This would be a boondoggle of the first order. It would become a bloated,
    money losing mess and a disaster for the Post Office and the taxpayers. This is all very
    well intentioned, but implementing it would be very very difficult. Massive computer systems would have to be set up. Tens of thousands of people would need to be trained and collections departments created. The Post office is broke, so the US government would have to back stop the organization and provide billions of dollars of capital. Look
    at how the affordable care act was implemented. You can’t start a bank or run a bank by government committee.

    If the USPS changed
    its mission, politics would intervene, there would be zillions of new
    make work and patronage jobs created. Massive losses would ensue. The government simply does not do things like this well. It
    never has and it never will.

  • Dude

    What your proposing to support is a bank that serves people with below average credit or even bad credit. How could that possibly be anything but a money losing proposition? This may be the worst idea I have seen in a very long time.

  • Anonymous

    Providing banking services to the “unbanked” is highly unlikely to lose money. The vast majority of services provided now to the unbanked by check cashing services are nearly risk free and enormously profitable. The USPO cashing an ADP payroll check is highly unlikely to be receiving a check that will bounce.

    Accepting cash deposits for small savings accounts can and would be profitable for the USPO.

  • Anonymous

    The PO did nearly all these things for more than 50 years successfully. It could be done so again.

  • Anonymous

    The only organizations in the USA with their conventional pensions fully funded are the Harvard Endowment and Apple. From time to time, Berkshire Hathaway overfunds its pensions, but not always.

  • Anonymous

    You are very seriously mistaken.

  • Dude

    Not a chance this would be profitable unless the PO charged very very high fees just like the pay day lenders. If they have to charge huge fees what’s the point.?This is not a profitable or even a break even demographic for banks. The banks make money if you leave large balances on deposit or take out home loans and car loans etc. They lose money if you are just cashing checks. That is business reality.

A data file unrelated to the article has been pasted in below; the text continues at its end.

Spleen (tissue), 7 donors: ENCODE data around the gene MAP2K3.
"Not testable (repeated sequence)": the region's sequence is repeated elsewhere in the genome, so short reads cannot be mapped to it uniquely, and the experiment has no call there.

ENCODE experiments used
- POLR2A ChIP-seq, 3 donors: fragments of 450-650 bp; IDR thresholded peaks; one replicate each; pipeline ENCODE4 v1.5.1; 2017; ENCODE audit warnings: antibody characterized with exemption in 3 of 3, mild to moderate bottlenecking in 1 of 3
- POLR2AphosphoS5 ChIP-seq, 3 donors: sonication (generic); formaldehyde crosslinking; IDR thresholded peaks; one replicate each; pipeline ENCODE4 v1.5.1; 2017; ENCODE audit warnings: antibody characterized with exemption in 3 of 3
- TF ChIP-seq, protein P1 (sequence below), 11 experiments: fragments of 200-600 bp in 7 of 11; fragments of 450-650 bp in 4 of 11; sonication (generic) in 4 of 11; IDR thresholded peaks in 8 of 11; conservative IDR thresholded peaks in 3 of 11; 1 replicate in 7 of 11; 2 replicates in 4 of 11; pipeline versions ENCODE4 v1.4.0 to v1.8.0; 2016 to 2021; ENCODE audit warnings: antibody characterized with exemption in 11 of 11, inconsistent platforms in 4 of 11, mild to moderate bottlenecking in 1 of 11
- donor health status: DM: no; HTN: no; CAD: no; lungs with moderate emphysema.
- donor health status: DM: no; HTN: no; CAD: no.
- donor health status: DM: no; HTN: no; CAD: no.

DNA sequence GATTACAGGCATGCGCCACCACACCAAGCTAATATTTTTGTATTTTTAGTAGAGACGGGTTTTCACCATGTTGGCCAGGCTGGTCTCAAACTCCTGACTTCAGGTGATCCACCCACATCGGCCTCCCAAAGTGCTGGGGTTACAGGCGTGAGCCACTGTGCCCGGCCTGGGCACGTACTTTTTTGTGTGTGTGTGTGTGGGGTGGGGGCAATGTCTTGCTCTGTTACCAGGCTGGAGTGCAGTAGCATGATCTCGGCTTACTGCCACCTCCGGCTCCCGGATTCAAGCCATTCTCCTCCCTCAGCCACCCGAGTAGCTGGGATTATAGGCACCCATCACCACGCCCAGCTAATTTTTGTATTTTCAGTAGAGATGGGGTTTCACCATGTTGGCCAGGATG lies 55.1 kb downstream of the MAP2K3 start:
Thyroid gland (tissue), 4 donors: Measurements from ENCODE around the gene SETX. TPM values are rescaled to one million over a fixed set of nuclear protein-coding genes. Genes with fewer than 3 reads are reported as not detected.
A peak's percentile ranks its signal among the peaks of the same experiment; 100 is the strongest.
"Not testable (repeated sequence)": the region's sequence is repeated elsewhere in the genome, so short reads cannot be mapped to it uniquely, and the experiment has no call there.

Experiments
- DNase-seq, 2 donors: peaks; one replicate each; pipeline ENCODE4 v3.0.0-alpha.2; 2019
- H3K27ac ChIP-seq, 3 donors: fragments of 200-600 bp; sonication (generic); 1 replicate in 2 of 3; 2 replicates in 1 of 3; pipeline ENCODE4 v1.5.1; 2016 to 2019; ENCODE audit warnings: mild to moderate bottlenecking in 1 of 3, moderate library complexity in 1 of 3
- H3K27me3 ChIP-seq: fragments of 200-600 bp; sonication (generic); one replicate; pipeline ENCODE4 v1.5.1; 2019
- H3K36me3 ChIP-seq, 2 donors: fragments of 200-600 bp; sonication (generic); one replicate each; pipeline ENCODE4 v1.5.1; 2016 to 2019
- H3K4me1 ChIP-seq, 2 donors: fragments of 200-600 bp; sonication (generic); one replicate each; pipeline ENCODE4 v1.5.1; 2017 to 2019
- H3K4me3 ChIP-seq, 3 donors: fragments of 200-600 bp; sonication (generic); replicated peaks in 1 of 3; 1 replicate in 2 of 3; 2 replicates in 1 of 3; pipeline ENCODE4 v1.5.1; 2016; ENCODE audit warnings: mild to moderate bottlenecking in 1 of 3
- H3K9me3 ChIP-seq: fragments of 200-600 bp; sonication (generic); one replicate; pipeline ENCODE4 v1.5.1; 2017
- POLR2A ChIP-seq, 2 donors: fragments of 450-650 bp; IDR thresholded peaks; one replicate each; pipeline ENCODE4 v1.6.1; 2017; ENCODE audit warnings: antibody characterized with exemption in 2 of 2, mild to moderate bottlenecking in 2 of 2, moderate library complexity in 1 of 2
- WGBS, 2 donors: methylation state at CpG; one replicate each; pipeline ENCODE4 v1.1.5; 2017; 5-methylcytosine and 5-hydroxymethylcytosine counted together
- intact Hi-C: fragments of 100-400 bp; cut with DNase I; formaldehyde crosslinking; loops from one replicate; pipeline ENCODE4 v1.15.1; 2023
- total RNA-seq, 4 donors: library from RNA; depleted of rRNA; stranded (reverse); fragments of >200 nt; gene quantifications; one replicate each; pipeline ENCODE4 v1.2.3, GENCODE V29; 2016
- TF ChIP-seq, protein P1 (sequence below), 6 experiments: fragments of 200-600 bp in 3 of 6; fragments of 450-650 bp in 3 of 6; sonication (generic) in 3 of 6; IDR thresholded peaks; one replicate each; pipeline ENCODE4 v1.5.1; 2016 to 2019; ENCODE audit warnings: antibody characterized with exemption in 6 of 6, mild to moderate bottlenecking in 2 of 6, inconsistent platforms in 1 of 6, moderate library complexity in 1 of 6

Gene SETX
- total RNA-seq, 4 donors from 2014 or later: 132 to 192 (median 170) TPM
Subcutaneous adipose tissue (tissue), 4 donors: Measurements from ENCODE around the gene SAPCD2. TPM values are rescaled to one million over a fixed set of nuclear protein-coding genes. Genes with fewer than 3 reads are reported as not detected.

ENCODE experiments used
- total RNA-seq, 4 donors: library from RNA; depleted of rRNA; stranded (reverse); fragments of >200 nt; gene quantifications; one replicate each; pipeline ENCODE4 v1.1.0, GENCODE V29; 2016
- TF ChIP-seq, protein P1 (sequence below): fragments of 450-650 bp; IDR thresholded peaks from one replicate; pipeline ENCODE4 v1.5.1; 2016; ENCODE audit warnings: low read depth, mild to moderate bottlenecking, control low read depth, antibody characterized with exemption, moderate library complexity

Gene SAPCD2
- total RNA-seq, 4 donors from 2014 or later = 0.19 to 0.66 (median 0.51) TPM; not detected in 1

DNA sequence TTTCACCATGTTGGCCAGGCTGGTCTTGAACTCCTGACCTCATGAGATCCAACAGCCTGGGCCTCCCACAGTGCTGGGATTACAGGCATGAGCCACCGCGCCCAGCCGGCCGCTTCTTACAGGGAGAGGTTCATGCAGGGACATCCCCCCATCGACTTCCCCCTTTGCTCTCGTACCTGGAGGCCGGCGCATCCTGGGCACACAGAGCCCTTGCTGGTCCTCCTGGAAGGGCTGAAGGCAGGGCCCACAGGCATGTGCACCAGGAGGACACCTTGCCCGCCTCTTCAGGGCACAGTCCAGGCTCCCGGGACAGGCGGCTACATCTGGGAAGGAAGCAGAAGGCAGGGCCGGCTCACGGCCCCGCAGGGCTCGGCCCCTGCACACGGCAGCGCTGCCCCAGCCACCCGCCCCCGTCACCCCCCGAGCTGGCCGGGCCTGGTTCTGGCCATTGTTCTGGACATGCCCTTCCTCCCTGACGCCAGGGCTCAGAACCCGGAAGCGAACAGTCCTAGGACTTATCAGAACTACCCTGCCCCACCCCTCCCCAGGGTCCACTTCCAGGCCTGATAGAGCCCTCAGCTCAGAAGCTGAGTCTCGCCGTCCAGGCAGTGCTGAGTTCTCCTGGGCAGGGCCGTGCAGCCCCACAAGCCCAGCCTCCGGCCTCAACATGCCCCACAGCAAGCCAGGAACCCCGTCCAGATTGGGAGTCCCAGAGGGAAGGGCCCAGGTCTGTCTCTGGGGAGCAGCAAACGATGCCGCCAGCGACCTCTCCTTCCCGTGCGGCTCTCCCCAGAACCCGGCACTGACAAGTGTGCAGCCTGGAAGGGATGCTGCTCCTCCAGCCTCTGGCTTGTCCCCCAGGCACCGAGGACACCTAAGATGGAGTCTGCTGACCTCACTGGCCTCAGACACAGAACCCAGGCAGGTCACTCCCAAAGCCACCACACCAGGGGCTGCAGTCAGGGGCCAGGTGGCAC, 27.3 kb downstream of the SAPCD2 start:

• Anonymous

    So you are saying that the sky *will* fall?

    No comprende.

  • Anonymous

    It would still be petty cash.

  • Van A. Henson

    Actually NO. The Constitution authorizes Congress to maintain Post Roads, not post offices or a postal service. Hence why our interstate highway system is a constitutional expenditure. But the US Postal Department was a governmental overreach and the current USPS isn’t much better but much more acceptable as it pays for itself from it’s own revenue rather than tax money.

  • Van A. Henson

    Except that the Congress in question was controlled by the Democrats and the Bill in question was retaliation for the further “privatization” of the USPS by the former Congress, and was signed by Obama.

  • Invasive Evasion

    I assume that by “USPO” you mean the USPS, the United States Postal Service. No private company has stepped in to offer daily mail service to every address in the country. Since no company offers this, you have no basis for saying they do it more efficiently. The sky wouldn’t fall if we didn’t have the F-22 Raptor, or have tanks built and shipped directly to a boneyard in the desert either. I’m guessing you have no similar outrage over these expenditures that make the postal service look essential by comparison.

    Instead of paying for the cost of a service, you want to pay for the cost of that service, plus an extra amount to further enrich some billionaire shareholders. Let’s do the opposite and replace private enterprise with non-profit cooperatives. In that system the consumer pays only for the cost of the service, the workers receive the full benefit of their labor, and the parasitic plutocrats are eliminated. If you feel a non-profit government sponsored banking service deprives your favorite CEO of an extra mansion or yacht, you can send him a donation. Or perhaps you could find a check cashing service run by con artists and make a donation there.

    Facism is militant nationalism in which a dictator has absolute authority. Non-profit at cost services fall under socialism, which is like capitalism combined with morality.

  • Anonymous

    So why don’t we fix that problem, which is a 21st century problem – lets get every American access to the Internet.